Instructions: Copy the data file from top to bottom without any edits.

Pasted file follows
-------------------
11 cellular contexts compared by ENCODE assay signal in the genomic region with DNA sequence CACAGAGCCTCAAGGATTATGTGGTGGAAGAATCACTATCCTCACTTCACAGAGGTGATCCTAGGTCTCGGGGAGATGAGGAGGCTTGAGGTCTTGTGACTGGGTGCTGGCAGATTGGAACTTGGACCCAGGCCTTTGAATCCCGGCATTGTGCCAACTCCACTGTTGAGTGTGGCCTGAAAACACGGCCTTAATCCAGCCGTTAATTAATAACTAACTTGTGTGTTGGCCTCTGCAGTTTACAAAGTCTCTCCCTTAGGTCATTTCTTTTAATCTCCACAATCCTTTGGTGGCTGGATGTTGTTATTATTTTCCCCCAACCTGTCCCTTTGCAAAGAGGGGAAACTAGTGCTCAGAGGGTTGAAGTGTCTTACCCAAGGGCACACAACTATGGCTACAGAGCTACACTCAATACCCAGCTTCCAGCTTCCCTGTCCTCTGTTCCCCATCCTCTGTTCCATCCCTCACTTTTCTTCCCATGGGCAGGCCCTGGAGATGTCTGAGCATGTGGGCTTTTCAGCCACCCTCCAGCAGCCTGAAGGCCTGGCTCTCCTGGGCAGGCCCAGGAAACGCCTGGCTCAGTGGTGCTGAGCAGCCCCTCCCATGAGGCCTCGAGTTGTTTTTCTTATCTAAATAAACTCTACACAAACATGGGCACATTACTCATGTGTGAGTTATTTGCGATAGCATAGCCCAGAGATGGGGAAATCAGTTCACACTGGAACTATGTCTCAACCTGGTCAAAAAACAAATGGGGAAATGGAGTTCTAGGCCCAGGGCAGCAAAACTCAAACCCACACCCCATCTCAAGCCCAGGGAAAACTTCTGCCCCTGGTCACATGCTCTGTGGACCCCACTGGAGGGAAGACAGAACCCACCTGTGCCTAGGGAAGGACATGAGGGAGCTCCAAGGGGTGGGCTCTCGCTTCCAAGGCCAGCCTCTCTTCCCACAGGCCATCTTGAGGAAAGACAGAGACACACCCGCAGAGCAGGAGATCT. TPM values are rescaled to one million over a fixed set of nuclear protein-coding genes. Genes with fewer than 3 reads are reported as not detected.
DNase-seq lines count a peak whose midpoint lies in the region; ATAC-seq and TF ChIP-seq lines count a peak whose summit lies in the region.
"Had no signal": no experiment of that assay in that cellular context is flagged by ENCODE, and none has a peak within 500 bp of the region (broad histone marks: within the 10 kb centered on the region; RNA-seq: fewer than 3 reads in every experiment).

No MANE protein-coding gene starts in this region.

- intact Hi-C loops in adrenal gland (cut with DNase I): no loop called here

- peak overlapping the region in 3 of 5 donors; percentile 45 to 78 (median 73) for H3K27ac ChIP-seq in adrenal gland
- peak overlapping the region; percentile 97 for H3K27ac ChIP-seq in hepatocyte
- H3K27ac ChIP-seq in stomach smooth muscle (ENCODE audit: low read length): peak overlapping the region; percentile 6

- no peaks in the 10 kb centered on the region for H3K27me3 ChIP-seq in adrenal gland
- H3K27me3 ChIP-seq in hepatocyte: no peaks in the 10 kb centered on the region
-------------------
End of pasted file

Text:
11 cellular contexts compared by ENCODE assay signal in the genomic region with DNA sequence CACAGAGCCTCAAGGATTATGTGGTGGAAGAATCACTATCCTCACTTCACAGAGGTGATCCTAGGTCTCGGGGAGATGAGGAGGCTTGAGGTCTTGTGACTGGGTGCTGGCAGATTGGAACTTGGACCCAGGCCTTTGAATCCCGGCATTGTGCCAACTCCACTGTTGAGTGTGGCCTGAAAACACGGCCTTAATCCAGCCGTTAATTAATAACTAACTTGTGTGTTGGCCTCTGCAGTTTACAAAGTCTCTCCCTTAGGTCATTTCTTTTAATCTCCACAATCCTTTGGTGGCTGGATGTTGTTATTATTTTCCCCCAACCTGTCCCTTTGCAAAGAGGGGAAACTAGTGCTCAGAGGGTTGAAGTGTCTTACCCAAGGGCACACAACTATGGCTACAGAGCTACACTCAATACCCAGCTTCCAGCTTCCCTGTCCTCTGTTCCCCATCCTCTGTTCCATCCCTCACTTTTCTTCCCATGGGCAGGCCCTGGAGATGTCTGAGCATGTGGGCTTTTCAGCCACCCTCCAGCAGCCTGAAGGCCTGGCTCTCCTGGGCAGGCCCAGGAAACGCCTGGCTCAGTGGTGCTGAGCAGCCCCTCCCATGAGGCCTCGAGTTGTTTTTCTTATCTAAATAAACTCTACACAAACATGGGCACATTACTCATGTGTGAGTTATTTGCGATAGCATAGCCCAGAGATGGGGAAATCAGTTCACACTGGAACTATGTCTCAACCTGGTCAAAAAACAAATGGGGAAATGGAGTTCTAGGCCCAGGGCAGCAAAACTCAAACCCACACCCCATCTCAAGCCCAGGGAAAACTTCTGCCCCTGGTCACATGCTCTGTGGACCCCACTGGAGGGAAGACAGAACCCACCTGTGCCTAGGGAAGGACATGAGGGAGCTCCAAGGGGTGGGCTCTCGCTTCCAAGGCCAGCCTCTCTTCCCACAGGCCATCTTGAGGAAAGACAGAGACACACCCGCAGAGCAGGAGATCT. TPM values are rescaled to one million over a fixed set of nuclear protein-coding genes. Genes with fewer than 3 reads are reported as not detected.
DNase-seq lines count a peak whose midpoint lies in the region; ATAC-seq and TF ChIP-seq lines count a peak whose summit lies in the region.
"Had no signal": no experiment of that assay in that cellular context is flagged by ENCODE, and none has a peak within 500 bp of the region (broad histone marks: within the 10 kb centered on the region; RNA-seq: fewer than 3 reads in every experiment).

No MANE protein-coding gene starts in this region.

- intact Hi-C loops in adrenal gland (cut with DNase I): no loop called here

- peak overlapping the region in 3 of 5 donors; percentile 45 to 78 (median 73) for H3K27ac ChIP-seq in adrenal gland
- peak overlapping the region; percentile 97 for H3K27ac ChIP-seq in hepatocyte
- H3K27ac ChIP-seq in stomach smooth muscle (ENCODE audit: low read length): peak overlapping the region; percentile 6

- no peaks in the 10 kb centered on the region for H3K27me3 ChIP-seq in adrenal gland
- H3K27me3 ChIP-seq in hepatocyte: no peaks in the 10 kb centered on the region